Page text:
If the overall context weren’t so grim, it could be a scene from some bizarre comedy: talks on achieving peace in Yemen opened yesterday in Geneva, but without the Houthi rebel delegation present. The delegation of Iranian-backed rebels had been held up in Djibouti, and were blaming Egypt for not letting their UN-chartered plane land in Cairo—a charge that Egyptian authorities denied. When the delegation finally arrived in Geneva early this morning, UN Secretary-General Ban Ki-moon had already left back for New York, after having urged both sides to stop the clock on the “ticking bomb” that is Yemen.
But even with the Houthis present, the warring sides are still at some distance in terms of demands—and physical proximity. The New York Times reports:
Such is the gulf dividing the two sides that the consultations are due to start with “proximity talks,” in which the warring factions do not meet face to face but sit in separate rooms as mediators shuttle between them.
Mr. Hadi’s foreign minister, Riyadh Yaseen, told reporters after meeting Mr. Ban that there could be a limited cease-fire, but only after Houthi militias had withdrawn their forces from all Yemen’s cities, halted fighting in the southern city of Aden and other locations, and released their prisoners. “Without this, nothing can happen,” he said.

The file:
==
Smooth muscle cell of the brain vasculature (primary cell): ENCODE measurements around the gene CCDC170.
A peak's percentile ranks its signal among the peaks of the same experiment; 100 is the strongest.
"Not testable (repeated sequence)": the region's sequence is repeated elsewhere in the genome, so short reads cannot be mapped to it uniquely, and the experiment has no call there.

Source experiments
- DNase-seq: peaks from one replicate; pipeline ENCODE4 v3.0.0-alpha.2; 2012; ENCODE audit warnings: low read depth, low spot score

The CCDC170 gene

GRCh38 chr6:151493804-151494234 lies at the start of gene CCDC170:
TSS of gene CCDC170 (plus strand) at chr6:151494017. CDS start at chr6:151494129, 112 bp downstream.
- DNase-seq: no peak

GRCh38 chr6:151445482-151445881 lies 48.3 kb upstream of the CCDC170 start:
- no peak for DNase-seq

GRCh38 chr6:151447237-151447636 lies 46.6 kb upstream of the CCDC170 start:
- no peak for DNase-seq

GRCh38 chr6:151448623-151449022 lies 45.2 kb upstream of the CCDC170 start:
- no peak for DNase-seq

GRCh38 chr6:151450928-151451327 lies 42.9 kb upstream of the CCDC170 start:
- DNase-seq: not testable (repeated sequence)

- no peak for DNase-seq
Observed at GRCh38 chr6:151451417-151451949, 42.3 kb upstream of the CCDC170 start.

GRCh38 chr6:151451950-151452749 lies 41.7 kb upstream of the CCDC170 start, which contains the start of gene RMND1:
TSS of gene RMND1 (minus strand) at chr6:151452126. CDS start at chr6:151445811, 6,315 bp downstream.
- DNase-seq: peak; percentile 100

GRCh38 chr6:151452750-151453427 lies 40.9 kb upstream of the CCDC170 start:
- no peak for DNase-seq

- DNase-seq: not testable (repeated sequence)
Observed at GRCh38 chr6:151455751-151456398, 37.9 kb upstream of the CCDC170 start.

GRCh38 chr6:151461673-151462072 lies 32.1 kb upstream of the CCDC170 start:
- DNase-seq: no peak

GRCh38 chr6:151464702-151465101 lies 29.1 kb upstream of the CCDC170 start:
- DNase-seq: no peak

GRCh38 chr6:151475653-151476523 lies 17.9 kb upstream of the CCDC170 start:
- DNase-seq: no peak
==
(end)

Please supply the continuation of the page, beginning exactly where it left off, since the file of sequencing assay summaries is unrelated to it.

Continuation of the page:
Mr. Yaseen also ruled out any direct meeting with the Houthi-led delegation. “It is impossible,” he said.
Hadi is said to be very concerned about his rapidly deteriorating negotiating position as the Houthis keep making gains on the ground. And he has good reason to be, as even his patrons seem to be wavering in their support a little. Reuters:
Hadi was installed in 2011 by Saudi Arabia and fellow Gulf countries to replace Saleh after a popular uprising. But, in a highly tribal, factionalized country, he has no real power base of his own. With most of the army still loyal to Saleh, and Saleh supporting the Houthis,
Hadi is now trying rapidly to build his own military force. Yet as voices grow louder in Saudi Arabia suggesting that the air war cannot loosen the Houthis’ control, Hadi’s patron has offered little support for his desire to set up a “safe zone” where he can base that force. […]
Nevertheless, one Yemeni source in Riyadh said Hadi apparently retained the support of those in Saudi Arabia, still in the majority, who believe the war can be won.
Here we get to perhaps the most interesting nugget in the whole story: those who believe the air war can still be effective very probably include the newly anointed Deputy Crown Prince Mohammed bin Salman, the 29-year-old who is running the war in Yemen, and who has been set up by his father King Salman to run Saudi Arabia’s state oil monopoly, its economic policy, and its ministry of defense. He is now second in line to take the throne.
That the young crown prince may be getting pushback behind closed doors shouldn’t be surprising. That rumors of a fight have leaked out from the notoriously secretive Kingdom to Reuters, however, raises an eyebrow. These rumors also suggest that Saudi Arabia is not likely to let up on its bombing campaign until some kind of “victory” can be declared. A lasting peace, is, alas, probably not at hand.